Is aerotropolis Songdo really the city of the future?

Songdo from above. Image: Fleetham/Wikipedia.

The ‘aerotropolis’ has been described by U.S. business consultant John Kasarda, the pioneer of the concept, as the “city of the future”. The notion of building a city around an airport, not the other way round, has been deemed to be crucial for economic development. Just as urban areas sprawled around railroads in the 1800s, and highways in the 1900s, the thinking is that business and commerce will jump at the opportunity to be based near a world-class, international hub.

Amsterdam Schiphol and Seoul Incheon have been widely seen as the two poster children for the concept of the aerotropolis. But are airport cities really that glamorous in reality?

Fast forward eleven hours from Heathrow, and one lands in the stylish Terminal 1 of Seoul Incheon (IATA code: ICN), a routine prize-winner in the "World’s Best Airport’ awards. Every time I have landed there, there is some new addition to the hi-tech gizmos on show in the arrivals lounge, whether high-tech sanitation in the restrooms, a high-speed railway linking Incheon with the rest of Seoul, or, on my recent arrival, automated robots making sure the floors of Arrivals were polished to perfection.

Yet much of the attention has focused not on ICN, but its aerotropolis of Songdo, officially the Songdo International Business District. A ‘smart city’ built from scratch on reclaimed land, Songdo was destined to be the prototype cosmopolitan aerotropolis, the city of the future: home to international university campuses, globe-trotting businessmen, multinational financial firms, as well as a place for high-end tourism. The 2012 Presidents Cup golf tournament was played at the Jack Nicklaus-designed golf course in Songdo. What better way to attract an international clientele?

Yet have a look around Songdo, and it feels like a ghost town. The students are there, businessmen come and go, restaurants and department stores open their doors, yet something is missing.

The lack of footfall and sporadic numbers of ‘cosmopolitan clientele’ were crystal clear as I walked down the deserted streets. Songdo is no exception to South Korea’s obsession with high-rise life, but more apartments are being built than tenants moving in. In what looks like a half-hearted attempt to emulate the epitome of global urban cosmopolitanism, New York, the high-rise apartments encircle a designated park named Central Park.

Central Park. Image: Dongjun Kim/Wikipedia.

Songdo also promised environmental and technological progress. Amongst the city’s many accolades, it has claimed the title of the world’s first ‘smart’ city: sensors have been placed throughout the area to gather information on traffic flows, and apartments are fitted with the latest technological accouterments. The frequent-flying businessman can make video calls from the televisions in the apartments, and the global student can attend university classes remotely. Trash is collected and separated automatically, sucked out of apartments by a vacuum chute, and, within the blink of an eye, arrives at the sorting facility.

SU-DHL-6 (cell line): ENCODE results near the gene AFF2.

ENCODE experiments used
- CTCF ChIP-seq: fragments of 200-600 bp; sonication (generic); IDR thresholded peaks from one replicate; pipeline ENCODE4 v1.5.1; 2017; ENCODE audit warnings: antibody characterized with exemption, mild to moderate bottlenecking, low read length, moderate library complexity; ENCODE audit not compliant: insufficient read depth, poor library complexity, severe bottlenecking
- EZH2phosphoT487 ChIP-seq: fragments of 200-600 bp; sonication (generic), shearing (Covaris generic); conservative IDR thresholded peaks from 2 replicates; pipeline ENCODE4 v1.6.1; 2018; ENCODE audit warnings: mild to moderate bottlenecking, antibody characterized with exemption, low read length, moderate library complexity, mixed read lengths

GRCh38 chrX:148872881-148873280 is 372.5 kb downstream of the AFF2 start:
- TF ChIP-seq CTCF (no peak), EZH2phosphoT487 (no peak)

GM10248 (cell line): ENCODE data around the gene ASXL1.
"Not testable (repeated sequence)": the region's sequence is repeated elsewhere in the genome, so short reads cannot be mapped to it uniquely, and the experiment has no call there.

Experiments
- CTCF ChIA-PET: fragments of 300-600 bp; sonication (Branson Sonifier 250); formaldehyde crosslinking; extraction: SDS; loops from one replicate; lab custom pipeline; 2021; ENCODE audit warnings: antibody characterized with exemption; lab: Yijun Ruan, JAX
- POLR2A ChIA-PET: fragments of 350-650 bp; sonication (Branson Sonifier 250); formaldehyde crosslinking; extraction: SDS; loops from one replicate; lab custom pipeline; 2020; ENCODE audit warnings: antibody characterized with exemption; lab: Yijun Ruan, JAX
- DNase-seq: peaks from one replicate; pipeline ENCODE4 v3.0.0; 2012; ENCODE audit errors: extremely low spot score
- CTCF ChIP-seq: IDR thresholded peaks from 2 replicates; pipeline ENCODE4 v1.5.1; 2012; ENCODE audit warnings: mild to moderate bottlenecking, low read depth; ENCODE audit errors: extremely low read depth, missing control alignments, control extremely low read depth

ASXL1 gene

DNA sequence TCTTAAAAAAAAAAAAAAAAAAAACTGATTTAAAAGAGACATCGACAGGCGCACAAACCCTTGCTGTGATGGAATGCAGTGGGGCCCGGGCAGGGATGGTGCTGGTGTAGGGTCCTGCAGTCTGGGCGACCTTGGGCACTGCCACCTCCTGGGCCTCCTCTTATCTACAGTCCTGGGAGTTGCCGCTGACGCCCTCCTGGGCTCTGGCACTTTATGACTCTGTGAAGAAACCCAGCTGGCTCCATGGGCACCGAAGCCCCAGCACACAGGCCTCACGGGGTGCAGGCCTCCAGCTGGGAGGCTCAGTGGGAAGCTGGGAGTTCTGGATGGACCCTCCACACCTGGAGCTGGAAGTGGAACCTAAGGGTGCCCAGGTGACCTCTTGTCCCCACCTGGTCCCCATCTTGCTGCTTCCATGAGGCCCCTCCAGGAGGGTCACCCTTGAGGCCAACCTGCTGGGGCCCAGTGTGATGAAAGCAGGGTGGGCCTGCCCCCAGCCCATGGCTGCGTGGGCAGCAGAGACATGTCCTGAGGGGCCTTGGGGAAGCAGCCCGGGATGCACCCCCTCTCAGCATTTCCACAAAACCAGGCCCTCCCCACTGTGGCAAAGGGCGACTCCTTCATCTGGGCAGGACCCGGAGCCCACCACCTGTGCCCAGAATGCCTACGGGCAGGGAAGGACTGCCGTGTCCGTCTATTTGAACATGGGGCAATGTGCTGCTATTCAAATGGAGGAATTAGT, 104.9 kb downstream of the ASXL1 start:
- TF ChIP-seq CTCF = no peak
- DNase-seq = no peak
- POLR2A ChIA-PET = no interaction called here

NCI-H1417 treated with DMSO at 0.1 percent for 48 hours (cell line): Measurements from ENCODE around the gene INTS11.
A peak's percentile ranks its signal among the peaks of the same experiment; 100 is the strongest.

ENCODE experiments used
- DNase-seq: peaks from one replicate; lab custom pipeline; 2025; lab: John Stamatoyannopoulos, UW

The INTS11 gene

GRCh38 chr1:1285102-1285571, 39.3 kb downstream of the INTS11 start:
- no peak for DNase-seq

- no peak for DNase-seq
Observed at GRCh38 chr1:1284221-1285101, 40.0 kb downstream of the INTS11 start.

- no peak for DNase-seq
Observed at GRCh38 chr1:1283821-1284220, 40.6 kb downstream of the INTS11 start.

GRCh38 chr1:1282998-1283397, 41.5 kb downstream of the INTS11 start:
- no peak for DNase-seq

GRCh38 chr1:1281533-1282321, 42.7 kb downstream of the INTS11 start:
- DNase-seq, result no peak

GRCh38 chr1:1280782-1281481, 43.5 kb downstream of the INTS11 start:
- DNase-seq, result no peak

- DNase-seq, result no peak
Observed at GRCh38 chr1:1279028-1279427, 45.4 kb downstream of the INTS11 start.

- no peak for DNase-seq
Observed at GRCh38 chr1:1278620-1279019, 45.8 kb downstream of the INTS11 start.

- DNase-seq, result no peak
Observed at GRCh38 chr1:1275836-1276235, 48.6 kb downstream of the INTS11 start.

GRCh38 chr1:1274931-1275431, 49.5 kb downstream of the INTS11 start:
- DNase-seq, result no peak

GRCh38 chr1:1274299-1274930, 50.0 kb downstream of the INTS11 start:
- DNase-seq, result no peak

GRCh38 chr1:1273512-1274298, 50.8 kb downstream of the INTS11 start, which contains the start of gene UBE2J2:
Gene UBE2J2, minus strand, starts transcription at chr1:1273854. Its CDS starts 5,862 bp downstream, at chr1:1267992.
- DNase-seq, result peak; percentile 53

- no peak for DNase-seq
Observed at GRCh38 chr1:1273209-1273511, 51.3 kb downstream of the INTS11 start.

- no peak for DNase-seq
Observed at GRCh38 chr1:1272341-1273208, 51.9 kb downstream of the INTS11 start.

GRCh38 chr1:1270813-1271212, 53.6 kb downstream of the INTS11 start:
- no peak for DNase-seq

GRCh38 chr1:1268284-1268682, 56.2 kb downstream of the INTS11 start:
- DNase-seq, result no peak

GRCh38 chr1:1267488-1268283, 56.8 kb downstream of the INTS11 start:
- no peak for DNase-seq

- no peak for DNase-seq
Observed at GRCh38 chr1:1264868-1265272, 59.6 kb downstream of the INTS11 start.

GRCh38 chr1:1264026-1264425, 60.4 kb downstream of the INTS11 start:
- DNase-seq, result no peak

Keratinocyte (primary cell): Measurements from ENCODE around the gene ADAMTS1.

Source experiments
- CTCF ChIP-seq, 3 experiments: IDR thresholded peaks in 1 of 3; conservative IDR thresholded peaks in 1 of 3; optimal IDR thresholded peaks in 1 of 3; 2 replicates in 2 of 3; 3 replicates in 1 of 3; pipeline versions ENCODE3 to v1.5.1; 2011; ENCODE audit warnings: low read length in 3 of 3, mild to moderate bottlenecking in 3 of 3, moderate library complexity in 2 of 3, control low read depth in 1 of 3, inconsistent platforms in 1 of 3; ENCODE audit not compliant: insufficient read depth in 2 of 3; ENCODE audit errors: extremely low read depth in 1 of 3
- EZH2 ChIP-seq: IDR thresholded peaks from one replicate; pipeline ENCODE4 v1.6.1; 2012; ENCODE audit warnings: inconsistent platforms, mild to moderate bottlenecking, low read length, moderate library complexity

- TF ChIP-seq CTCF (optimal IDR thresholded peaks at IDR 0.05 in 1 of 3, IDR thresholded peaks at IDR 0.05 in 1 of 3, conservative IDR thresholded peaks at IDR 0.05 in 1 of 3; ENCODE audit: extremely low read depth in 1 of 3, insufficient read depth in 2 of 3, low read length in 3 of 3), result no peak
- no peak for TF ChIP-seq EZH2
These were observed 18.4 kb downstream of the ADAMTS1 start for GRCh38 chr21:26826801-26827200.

These are hallmarks of an efficient city – but only if there are car users for whom tracking pollution levels and traffic flows may be useful, if there are businessmen who actually make use of the LED television screens to conference call, and if there is enough trash to be recycled and sorted, come to that.


Speaking to those who live in Songdo and its vicinity, the hype all seems a bit much. With South Korea increasing in its technological innovation day-by-day, the ability to host a conference call from one’s LED television screen is no big deal. Similar waste collection has been tried tested in Singapore, amongst other cities: again, nothing to get excited about.

And most of all, when I asked where the cosmopolitan citizens are, the reply was simple: “They are all in Seoul, and will stay in Seoul.” Something has clearly gone wrong for Songdo, not least the fact that the city’s construction on reclaimed land has attracted its fair share of criticism from environmental groups – but a big problem is that it has failed to attract the globetrotting, frequent-flying, citizen-of-the-world.

There are plenty of airports around which commerce, retail, and residence are becoming ever more numerous, which raises the question of whether the aerotropolis is actually something new. Just as it is nothing out of the ordinary that businesses sprawled along the railroads in the 19th century, maybe the airport is just the railroad of today: it is only natural for urban life to blossom around it.

Maybe we should pay less attention to the new ‘cities’ springing up around airports, and more on the airports themselves. They may seem like mere waiting rooms to some – but they can be rich sources of architecture, technology, big data, and fascinating places in their own right. Incheon’s Terminal 2 opened in January of this year. It promises to be just as glamorous, efficient, and technologically-embedded, if not more, than Terminal 1.

So next time you see someone checking-in to a flight with an ‘ICN’ tag on their luggage, you may know one thing. They may be flying to Incheon, but chances are they will not set foot in Songdo.

 
 
 
 

CityMetric is now City Monitor! Come see us at our new home

City Monitor is now live in beta at citymonitor.ai.

CityMetric is now City Monitor, a name that reflects both a ramping up of our ambitions as well as our membership in a network of like-minded publications from New Statesman Media Group. Our new site is now live in beta, so please visit us there going forward. Here’s what CityMetric readers should know about this exciting transition.  

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Sommer Mathis is editor-in-chief of City Monitor.